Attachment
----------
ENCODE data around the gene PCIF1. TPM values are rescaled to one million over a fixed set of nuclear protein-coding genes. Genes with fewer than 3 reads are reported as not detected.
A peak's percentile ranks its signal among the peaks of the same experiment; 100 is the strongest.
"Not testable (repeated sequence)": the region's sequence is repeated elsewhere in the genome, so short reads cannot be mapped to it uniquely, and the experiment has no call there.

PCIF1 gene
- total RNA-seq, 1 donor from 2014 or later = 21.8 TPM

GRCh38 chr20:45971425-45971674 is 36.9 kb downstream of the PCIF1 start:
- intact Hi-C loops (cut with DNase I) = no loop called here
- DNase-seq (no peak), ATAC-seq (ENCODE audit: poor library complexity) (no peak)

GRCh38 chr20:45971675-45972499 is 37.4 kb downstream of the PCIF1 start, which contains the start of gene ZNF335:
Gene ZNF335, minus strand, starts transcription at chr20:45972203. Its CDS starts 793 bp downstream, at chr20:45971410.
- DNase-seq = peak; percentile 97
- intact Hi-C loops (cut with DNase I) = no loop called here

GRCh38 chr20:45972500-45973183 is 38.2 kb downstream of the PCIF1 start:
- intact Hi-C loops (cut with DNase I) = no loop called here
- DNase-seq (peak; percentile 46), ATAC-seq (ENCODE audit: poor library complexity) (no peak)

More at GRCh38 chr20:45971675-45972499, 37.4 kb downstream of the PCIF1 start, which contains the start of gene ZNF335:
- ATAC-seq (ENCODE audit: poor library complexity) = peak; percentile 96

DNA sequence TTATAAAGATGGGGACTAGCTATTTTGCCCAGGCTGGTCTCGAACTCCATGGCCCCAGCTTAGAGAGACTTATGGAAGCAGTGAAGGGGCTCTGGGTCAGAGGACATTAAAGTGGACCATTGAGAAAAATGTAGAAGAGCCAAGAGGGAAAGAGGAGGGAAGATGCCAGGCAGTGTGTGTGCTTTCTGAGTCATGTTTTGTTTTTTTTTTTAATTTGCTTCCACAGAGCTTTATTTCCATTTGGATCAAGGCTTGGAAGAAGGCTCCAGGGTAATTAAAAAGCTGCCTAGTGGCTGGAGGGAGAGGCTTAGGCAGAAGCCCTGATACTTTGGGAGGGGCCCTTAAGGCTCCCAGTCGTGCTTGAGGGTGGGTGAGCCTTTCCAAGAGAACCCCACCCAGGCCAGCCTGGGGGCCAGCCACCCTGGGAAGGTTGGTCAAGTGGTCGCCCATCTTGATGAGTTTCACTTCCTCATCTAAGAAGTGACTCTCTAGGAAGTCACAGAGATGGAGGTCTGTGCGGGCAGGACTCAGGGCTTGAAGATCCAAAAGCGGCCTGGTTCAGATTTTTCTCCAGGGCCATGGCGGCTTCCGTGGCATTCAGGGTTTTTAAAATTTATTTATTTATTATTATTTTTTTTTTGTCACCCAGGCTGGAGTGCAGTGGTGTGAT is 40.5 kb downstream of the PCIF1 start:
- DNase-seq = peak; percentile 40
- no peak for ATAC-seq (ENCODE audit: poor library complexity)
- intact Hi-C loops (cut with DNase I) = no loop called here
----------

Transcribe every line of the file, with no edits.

ENCODE data around the gene PCIF1. TPM values are rescaled to one million over a fixed set of nuclear protein-coding genes. Genes with fewer than 3 reads are reported as not detected.
A peak's percentile ranks its signal among the peaks of the same experiment; 100 is the strongest.
"Not testable (repeated sequence)": the region's sequence is repeated elsewhere in the genome, so short reads cannot be mapped to it uniquely, and the experiment has no call there.

PCIF1 gene
- total RNA-seq, 1 donor from 2014 or later = 21.8 TPM

GRCh38 chr20:45971425-45971674 is 36.9 kb downstream of the PCIF1 start:
- intact Hi-C loops (cut with DNase I) = no loop called here
- DNase-seq (no peak), ATAC-seq (ENCODE audit: poor library complexity) (no peak)

GRCh38 chr20:45971675-45972499 is 37.4 kb downstream of the PCIF1 start, which contains the start of gene ZNF335:
Gene ZNF335, minus strand, starts transcription at chr20:45972203. Its CDS starts 793 bp downstream, at chr20:45971410.
- DNase-seq = peak; percentile 97
- intact Hi-C loops (cut with DNase I) = no loop called here

GRCh38 chr20:45972500-45973183 is 38.2 kb downstream of the PCIF1 start:
- intact Hi-C loops (cut with DNase I) = no loop called here
- DNase-seq (peak; percentile 46), ATAC-seq (ENCODE audit: poor library complexity) (no peak)

More at GRCh38 chr20:45971675-45972499, 37.4 kb downstream of the PCIF1 start, which contains the start of gene ZNF335:
- ATAC-seq (ENCODE audit: poor library complexity) = peak; percentile 96

DNA sequence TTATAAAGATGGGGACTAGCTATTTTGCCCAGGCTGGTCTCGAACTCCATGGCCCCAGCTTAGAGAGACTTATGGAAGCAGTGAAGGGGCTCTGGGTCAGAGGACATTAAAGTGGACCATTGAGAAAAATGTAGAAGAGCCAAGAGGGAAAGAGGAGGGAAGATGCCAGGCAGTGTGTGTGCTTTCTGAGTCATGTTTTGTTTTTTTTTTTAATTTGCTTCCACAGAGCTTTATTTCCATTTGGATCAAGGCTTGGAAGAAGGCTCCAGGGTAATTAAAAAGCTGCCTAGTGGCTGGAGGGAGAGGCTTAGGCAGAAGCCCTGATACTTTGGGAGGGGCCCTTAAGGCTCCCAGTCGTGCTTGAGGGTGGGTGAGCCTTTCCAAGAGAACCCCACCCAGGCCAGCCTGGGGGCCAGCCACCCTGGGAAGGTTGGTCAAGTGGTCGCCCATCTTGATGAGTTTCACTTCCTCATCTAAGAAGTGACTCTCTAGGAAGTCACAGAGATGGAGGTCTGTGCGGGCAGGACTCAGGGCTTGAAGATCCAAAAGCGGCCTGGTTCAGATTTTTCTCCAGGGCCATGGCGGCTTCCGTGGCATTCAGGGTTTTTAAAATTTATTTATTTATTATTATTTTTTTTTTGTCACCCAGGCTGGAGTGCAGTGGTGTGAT is 40.5 kb downstream of the PCIF1 start:
- DNase-seq = peak; percentile 40
- no peak for ATAC-seq (ENCODE audit: poor library complexity)
- intact Hi-C loops (cut with DNase I) = no loop called here